Your CV (Curriculum Vitae) – Resume for our American friends sells you to your prospective employer. It has to be straight and too the point. However too many CV’s contain irrelevant information. What are the ten things that you shouldn’t write in your CV?
1) Don’t use first person in your personal profile
It sounds too informal if you use the word ‘I’ too often. If you see CV’s that say ‘I am good at this’ or ‘I have experience at this’ or ‘My skills include’ it sounds extremely amateurish. However, if you use the third person, it denotes a certain amount of respectability, authority and value to your previous experience. For instance, you would be better off saying ‘David’s core skills include…’ or ‘He graduated with an MBA in 2005’.
2) Don’t write too much in your personal profile
Your personal profile should be a four or five line synopsis about you, your key experience and your unique skills. It shouldn’t contain any more information than that. That’s what the rest of your CV is for. Think of it as a subheading. It should succinctly summarise what is to follow. It is merely an extension to the selling tool that is called your CV.
3) Don’t include family details
Never, ever include personal family details on your CV. If you include details like your wife’s name or your children’s name on your CV then it’s like saying to your prospective employer that family is more important than your current job. Even if it is – it’s not a very good way to ‘sell’ your willingness to focus on work. Think about it. Do business professionals include details about their children on marketing materials for their business? Of course not. It’s as crazy as that. A CV is a selling tool for your industry experience. Nothing more, nothing less. If necessary you can talk about your family at the interview – but it doesn’t do you any favours by discussion them in your CV.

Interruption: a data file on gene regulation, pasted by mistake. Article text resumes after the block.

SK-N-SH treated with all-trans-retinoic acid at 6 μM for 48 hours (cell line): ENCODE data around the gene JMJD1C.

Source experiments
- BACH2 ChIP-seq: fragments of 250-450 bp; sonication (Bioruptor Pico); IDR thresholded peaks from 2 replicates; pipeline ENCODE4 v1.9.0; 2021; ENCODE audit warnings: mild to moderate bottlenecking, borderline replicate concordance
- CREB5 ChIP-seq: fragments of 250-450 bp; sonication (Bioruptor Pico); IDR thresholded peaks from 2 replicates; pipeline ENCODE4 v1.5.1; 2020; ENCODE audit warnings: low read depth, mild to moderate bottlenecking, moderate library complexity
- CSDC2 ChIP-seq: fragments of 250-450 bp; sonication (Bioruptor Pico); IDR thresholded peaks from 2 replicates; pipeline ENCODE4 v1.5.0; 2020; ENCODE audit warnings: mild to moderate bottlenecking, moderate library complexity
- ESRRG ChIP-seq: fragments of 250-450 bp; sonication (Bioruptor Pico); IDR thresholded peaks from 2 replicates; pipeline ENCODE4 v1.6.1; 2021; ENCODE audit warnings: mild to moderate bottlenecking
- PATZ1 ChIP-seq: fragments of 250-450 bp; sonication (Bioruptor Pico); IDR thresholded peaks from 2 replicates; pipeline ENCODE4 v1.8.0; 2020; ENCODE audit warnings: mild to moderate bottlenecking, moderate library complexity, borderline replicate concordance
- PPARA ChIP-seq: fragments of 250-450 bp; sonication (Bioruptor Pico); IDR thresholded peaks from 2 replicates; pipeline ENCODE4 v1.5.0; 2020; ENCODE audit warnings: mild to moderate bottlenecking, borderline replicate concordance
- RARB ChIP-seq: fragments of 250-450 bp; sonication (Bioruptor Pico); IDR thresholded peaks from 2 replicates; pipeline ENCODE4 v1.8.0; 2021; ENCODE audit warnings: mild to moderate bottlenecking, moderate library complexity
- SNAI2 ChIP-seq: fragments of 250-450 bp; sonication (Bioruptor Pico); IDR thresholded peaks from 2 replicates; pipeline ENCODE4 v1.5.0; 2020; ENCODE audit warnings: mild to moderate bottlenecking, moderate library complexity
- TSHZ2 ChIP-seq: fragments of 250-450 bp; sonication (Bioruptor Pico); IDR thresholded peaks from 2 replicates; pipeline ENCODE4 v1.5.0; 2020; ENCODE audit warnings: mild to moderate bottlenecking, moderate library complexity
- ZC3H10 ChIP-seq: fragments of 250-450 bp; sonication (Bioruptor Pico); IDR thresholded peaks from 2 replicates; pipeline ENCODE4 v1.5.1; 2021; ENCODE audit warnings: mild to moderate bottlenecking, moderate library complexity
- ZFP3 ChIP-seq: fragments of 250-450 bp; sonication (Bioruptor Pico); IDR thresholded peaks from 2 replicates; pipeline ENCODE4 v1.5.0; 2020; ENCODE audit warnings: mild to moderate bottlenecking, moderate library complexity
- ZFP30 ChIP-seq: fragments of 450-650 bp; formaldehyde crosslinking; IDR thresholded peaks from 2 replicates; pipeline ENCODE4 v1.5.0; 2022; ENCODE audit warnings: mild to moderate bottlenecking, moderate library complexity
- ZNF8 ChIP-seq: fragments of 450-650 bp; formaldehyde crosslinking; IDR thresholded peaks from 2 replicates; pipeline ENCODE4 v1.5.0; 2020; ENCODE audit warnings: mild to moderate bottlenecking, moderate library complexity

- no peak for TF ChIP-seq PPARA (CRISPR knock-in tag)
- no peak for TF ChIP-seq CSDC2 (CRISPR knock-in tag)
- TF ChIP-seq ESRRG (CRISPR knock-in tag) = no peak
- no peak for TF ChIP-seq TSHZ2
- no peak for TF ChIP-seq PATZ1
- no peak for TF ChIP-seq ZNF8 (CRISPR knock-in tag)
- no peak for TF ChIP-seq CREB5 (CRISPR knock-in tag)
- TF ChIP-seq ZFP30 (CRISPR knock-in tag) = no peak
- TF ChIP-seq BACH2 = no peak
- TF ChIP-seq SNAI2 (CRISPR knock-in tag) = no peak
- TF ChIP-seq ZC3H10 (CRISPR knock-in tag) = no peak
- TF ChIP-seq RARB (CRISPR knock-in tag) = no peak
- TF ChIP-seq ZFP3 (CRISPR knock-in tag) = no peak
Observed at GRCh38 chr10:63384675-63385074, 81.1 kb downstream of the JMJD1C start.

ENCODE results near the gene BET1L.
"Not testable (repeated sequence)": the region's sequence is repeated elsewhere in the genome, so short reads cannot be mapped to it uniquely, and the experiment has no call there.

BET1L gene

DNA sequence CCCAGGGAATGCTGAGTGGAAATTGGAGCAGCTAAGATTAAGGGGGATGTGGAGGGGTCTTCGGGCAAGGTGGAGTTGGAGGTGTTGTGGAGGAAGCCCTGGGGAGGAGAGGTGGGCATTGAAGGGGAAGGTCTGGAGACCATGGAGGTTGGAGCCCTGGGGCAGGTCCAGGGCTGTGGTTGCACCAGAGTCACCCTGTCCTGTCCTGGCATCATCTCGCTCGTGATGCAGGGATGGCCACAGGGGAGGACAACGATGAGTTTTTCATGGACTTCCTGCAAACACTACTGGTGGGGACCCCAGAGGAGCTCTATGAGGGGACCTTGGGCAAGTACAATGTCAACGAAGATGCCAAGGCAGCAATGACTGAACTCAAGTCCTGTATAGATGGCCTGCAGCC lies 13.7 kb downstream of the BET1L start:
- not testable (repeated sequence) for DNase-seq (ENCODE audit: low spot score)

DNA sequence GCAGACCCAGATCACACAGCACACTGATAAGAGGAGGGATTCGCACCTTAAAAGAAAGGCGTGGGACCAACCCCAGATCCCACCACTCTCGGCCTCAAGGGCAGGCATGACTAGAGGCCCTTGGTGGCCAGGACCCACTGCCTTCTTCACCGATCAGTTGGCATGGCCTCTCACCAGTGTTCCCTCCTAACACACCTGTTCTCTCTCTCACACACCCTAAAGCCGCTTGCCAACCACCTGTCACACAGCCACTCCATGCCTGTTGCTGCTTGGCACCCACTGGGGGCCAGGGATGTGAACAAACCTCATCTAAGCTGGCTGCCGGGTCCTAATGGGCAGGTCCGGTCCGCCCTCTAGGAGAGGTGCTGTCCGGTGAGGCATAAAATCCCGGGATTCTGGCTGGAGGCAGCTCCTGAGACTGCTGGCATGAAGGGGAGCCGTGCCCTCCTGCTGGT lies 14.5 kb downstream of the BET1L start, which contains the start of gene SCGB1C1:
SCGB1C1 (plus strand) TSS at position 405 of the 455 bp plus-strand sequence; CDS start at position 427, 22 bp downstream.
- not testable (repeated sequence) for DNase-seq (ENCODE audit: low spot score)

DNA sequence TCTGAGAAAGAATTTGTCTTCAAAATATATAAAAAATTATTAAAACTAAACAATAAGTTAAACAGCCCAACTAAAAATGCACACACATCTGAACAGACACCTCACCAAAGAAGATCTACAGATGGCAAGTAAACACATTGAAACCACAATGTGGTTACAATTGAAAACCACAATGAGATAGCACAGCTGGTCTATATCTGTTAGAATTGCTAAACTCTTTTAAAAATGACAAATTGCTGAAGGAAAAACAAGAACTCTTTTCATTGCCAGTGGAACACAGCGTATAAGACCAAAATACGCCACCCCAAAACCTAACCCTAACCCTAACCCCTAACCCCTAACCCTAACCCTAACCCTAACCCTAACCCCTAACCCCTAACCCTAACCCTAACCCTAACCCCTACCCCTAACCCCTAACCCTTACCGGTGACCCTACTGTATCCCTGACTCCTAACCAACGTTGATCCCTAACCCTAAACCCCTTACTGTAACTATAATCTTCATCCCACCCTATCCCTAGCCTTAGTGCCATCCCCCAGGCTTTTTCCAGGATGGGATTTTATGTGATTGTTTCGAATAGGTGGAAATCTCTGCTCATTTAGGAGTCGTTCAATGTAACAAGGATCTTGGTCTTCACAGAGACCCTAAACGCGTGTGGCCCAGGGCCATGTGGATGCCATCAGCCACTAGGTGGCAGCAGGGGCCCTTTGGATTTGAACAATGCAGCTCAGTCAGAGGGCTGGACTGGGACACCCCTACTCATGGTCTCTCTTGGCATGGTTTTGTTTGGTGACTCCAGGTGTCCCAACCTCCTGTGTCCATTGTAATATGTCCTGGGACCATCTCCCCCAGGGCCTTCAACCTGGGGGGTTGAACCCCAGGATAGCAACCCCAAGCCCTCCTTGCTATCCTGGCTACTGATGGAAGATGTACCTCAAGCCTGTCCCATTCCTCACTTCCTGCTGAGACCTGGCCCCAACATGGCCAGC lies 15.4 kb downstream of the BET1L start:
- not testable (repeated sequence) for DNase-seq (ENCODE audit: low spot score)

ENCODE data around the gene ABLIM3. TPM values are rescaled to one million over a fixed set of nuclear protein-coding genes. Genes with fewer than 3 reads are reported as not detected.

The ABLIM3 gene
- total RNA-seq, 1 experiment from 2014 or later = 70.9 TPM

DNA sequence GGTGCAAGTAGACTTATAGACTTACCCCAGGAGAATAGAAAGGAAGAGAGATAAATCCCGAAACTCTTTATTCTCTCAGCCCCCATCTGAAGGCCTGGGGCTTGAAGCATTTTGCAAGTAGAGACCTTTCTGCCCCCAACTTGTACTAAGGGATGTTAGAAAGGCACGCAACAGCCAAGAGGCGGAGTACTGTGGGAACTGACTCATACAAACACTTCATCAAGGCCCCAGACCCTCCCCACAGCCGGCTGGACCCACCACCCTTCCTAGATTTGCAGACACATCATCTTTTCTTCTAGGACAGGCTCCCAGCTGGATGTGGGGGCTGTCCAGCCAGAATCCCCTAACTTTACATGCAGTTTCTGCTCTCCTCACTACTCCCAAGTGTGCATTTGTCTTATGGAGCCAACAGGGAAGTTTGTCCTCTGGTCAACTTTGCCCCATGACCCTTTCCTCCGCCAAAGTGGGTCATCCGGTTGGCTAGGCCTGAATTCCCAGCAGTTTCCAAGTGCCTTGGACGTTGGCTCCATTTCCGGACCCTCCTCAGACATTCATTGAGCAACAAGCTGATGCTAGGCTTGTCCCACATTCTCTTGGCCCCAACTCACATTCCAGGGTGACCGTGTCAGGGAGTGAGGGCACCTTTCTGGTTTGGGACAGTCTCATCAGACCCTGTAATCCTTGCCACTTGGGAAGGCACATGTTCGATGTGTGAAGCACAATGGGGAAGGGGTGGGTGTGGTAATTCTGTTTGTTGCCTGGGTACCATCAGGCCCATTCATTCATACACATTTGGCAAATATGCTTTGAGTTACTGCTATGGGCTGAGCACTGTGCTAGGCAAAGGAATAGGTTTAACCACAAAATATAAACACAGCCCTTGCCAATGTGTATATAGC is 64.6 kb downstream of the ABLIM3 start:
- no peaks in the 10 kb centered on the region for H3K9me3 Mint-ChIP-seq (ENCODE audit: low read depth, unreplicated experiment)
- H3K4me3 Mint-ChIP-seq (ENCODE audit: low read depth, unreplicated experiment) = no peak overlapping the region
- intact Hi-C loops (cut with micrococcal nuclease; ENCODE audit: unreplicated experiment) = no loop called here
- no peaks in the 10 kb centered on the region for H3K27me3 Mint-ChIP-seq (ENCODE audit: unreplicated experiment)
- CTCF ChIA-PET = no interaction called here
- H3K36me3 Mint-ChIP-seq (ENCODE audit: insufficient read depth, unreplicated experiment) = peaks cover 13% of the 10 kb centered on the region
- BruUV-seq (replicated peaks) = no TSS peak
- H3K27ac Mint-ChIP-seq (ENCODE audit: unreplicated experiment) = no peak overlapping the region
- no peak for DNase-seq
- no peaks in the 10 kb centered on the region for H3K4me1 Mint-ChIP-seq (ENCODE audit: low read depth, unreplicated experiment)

4) Don’t write paragraphs about your previous jobs
CV’s are skimmed and not read by employers. Quite often, good potential candidates are missed out on simply because their appropriate experience couldn’t be found within the thirty seconds used to initially browse a CV for relevance. Think about it from an employer’s perspective. Would you really have the time to read through hundreds of CV’s from start to finish? The secret to ensuring that your application has every chance of reaching the interview stage is to highlight your employment experience in bullet points. You only need a MAXIMUM of 10 bullet points for each job role. Any more, and it would be likely that not all the bullet points will be read. Make sure that you therefore only mention the most important parts of your experience about your previous employment.
5) Don’t focus on what you are proud of
It’s so easy to summarise the things that you are most proud of about your previous employment experience. This is an even more pertinent point for more mature individuals. Don’t do it! The only pertinent employment experience to have on your CV is experience that’s relevant for the position that you’re applying for. That doesn’t mean that you shouldn’t have any other experience on there. It just means that you shouldn’t focus on what you are proud of. You should focus on what is relevant.
About the Author
David Bain is a consultant to Uteach Recruitment who specialise in UK Teaching Jobs. Whether you are a school struggling to find a new teacher to fill a position or a teacher looking for a teaching job role in the UK, visit their website http://www.UteachRecruitment.com today.